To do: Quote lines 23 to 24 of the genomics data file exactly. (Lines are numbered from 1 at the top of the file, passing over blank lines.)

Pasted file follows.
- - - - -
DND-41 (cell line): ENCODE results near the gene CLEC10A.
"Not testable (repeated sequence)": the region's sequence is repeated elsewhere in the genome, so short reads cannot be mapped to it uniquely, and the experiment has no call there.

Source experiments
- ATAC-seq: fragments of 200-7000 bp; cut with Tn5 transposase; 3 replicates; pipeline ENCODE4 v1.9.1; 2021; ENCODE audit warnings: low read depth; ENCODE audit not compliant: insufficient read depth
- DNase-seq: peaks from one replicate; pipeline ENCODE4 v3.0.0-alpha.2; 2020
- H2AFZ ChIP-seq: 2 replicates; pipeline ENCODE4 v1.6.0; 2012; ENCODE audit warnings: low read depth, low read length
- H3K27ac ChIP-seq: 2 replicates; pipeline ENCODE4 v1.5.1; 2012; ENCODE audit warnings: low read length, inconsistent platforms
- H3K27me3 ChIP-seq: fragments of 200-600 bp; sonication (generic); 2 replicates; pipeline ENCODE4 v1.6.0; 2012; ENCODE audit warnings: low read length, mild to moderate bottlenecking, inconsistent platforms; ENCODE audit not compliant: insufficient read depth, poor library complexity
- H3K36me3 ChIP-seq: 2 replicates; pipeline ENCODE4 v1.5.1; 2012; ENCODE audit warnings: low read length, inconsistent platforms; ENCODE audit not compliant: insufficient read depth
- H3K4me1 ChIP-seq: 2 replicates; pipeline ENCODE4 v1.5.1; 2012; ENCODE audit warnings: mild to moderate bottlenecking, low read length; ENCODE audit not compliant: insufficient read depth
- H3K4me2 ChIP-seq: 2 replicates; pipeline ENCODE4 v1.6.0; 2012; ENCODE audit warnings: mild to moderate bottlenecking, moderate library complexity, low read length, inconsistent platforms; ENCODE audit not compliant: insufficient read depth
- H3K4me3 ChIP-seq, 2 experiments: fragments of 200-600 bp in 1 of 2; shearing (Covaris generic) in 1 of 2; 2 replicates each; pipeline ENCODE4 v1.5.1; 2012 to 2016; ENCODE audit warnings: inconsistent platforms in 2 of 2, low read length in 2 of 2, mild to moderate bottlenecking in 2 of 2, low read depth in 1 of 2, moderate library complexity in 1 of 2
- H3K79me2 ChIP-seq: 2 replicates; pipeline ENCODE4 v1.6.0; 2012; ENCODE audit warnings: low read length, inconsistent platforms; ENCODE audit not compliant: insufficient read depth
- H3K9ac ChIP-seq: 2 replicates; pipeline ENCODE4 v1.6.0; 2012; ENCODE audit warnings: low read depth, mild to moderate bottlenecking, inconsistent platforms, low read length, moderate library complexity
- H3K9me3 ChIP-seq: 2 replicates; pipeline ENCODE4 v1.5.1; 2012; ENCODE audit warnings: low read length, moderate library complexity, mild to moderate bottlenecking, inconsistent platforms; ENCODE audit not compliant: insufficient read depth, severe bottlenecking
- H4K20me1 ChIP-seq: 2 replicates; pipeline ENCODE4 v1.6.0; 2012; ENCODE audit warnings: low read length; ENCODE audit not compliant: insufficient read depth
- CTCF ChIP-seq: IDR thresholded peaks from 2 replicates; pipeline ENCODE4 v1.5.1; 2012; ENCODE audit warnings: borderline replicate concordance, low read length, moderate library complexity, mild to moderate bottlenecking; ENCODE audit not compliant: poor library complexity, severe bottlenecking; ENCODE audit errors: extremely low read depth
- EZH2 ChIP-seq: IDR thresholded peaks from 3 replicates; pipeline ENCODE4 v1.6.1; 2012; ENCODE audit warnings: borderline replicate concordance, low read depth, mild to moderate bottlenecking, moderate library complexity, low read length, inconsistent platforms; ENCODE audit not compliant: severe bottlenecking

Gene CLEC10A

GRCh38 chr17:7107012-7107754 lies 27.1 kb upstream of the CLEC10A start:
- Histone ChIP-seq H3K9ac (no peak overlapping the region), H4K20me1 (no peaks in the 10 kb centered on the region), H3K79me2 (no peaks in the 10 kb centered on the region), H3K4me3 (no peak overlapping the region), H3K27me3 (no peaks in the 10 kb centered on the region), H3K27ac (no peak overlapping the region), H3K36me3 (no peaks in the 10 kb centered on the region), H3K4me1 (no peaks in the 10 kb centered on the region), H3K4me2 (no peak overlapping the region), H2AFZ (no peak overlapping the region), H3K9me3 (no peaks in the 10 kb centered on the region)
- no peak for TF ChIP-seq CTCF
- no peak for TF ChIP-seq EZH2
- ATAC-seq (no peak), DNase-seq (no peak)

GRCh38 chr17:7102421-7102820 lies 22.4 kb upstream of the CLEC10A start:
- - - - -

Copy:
- no peak for TF ChIP-seq EZH2
- ATAC-seq (no peak), DNase-seq (no peak)